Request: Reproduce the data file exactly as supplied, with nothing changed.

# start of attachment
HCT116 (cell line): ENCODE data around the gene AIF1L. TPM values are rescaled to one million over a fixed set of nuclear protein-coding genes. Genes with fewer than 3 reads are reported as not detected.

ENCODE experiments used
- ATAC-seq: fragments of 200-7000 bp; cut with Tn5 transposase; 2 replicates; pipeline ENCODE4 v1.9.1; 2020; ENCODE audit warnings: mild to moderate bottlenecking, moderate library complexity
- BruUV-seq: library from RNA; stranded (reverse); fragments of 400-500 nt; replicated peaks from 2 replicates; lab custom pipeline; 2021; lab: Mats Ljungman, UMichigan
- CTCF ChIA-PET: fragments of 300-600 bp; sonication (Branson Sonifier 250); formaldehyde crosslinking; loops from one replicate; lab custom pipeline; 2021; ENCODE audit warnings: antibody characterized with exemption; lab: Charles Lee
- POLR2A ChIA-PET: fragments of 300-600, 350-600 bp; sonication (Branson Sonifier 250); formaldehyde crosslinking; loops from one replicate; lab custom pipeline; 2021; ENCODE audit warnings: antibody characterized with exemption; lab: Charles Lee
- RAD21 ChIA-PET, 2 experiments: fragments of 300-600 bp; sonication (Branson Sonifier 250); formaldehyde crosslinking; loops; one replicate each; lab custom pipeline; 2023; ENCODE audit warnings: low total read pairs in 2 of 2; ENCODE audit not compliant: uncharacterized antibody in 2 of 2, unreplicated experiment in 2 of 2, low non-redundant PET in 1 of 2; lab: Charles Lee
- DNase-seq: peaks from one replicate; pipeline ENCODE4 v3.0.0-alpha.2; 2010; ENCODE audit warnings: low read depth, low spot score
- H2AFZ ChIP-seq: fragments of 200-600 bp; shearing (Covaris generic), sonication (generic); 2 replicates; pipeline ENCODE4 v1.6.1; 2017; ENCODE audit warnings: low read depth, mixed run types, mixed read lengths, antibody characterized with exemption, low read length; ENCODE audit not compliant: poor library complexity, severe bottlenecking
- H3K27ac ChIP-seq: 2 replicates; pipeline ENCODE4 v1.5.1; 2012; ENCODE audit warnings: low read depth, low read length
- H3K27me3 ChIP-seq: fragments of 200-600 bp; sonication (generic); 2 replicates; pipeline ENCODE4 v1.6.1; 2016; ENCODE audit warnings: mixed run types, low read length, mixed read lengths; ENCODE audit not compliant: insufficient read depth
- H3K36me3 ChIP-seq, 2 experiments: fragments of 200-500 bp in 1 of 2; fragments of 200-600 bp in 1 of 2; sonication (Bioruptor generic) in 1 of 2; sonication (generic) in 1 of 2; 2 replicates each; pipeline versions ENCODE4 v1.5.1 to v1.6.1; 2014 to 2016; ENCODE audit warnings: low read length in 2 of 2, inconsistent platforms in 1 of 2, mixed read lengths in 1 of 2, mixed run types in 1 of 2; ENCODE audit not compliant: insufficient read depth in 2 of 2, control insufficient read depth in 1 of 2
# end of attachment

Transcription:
HCT116 (cell line): ENCODE data around the gene AIF1L. TPM values are rescaled to one million over a fixed set of nuclear protein-coding genes. Genes with fewer than 3 reads are reported as not detected.

ENCODE experiments used
- ATAC-seq: fragments of 200-7000 bp; cut with Tn5 transposase; 2 replicates; pipeline ENCODE4 v1.9.1; 2020; ENCODE audit warnings: mild to moderate bottlenecking, moderate library complexity
- BruUV-seq: library from RNA; stranded (reverse); fragments of 400-500 nt; replicated peaks from 2 replicates; lab custom pipeline; 2021; lab: Mats Ljungman, UMichigan
- CTCF ChIA-PET: fragments of 300-600 bp; sonication (Branson Sonifier 250); formaldehyde crosslinking; loops from one replicate; lab custom pipeline; 2021; ENCODE audit warnings: antibody characterized with exemption; lab: Charles Lee
- POLR2A ChIA-PET: fragments of 300-600, 350-600 bp; sonication (Branson Sonifier 250); formaldehyde crosslinking; loops from one replicate; lab custom pipeline; 2021; ENCODE audit warnings: antibody characterized with exemption; lab: Charles Lee
- RAD21 ChIA-PET, 2 experiments: fragments of 300-600 bp; sonication (Branson Sonifier 250); formaldehyde crosslinking; loops; one replicate each; lab custom pipeline; 2023; ENCODE audit warnings: low total read pairs in 2 of 2; ENCODE audit not compliant: uncharacterized antibody in 2 of 2, unreplicated experiment in 2 of 2, low non-redundant PET in 1 of 2; lab: Charles Lee
- DNase-seq: peaks from one replicate; pipeline ENCODE4 v3.0.0-alpha.2; 2010; ENCODE audit warnings: low read depth, low spot score
- H2AFZ ChIP-seq: fragments of 200-600 bp; shearing (Covaris generic), sonication (generic); 2 replicates; pipeline ENCODE4 v1.6.1; 2017; ENCODE audit warnings: low read depth, mixed run types, mixed read lengths, antibody characterized with exemption, low read length; ENCODE audit not compliant: poor library complexity, severe bottlenecking
- H3K27ac ChIP-seq: 2 replicates; pipeline ENCODE4 v1.5.1; 2012; ENCODE audit warnings: low read depth, low read length
- H3K27me3 ChIP-seq: fragments of 200-600 bp; sonication (generic); 2 replicates; pipeline ENCODE4 v1.6.1; 2016; ENCODE audit warnings: mixed run types, low read length, mixed read lengths; ENCODE audit not compliant: insufficient read depth
- H3K36me3 ChIP-seq, 2 experiments: fragments of 200-500 bp in 1 of 2; fragments of 200-600 bp in 1 of 2; sonication (Bioruptor generic) in 1 of 2; sonication (generic) in 1 of 2; 2 replicates each; pipeline versions ENCODE4 v1.5.1 to v1.6.1; 2014 to 2016; ENCODE audit warnings: low read length in 2 of 2, inconsistent platforms in 1 of 2, mixed read lengths in 1 of 2, mixed run types in 1 of 2; ENCODE audit not compliant: insufficient read depth in 2 of 2, control insufficient read depth in 1 of 2